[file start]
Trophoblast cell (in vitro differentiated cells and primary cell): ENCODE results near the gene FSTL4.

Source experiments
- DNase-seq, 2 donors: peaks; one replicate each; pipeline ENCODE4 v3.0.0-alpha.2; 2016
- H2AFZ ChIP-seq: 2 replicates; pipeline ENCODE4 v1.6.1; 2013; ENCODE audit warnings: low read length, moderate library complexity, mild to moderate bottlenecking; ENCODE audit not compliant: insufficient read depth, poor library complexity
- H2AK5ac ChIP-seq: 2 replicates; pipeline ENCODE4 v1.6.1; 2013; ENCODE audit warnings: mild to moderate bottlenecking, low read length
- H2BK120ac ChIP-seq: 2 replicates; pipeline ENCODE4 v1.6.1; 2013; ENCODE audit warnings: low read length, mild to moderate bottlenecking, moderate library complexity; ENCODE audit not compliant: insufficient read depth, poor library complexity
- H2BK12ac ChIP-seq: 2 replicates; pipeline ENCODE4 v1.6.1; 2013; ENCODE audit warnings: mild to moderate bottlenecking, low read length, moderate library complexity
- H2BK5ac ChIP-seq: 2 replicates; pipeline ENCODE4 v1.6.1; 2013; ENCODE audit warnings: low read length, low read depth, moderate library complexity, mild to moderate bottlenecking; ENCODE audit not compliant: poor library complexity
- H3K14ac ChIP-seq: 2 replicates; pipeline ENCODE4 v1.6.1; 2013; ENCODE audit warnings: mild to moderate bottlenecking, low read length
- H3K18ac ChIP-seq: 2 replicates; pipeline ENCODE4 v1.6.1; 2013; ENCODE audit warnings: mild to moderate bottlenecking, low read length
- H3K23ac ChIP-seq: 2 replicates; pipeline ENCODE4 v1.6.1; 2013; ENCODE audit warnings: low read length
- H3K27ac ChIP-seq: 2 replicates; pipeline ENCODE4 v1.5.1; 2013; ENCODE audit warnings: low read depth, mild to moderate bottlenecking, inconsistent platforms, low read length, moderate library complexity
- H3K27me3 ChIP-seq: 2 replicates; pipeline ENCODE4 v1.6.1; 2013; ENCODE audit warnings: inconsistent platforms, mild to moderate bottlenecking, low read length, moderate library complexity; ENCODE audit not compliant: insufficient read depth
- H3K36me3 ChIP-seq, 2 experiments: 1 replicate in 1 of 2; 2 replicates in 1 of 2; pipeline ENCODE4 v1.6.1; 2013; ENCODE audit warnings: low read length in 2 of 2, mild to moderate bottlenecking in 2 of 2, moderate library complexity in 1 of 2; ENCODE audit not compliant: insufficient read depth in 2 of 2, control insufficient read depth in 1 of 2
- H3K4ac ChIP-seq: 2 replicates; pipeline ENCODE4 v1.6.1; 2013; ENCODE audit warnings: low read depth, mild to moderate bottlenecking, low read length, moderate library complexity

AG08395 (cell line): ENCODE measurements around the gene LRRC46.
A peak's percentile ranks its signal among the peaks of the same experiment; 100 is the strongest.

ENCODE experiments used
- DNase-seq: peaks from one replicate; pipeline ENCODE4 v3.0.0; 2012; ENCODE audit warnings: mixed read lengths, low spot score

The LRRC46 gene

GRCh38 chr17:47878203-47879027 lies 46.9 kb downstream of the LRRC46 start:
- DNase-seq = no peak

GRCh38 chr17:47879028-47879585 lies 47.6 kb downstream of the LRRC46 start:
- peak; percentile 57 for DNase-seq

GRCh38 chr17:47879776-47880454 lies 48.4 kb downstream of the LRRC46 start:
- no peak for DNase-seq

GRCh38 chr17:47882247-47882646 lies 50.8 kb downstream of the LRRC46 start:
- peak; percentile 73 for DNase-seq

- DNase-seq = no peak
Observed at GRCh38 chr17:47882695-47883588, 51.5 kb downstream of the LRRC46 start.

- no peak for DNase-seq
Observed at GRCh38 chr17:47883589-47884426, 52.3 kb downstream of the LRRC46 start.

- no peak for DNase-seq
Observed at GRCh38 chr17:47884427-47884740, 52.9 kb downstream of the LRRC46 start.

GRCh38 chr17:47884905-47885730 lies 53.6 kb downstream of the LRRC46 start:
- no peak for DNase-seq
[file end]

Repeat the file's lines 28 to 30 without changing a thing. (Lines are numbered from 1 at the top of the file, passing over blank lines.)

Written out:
- peak; percentile 73 for DNase-seq

- DNase-seq = no peak
Observed at GRCh38 chr17:47882695-47883588, 51.5 kb downstream of the LRRC46 start.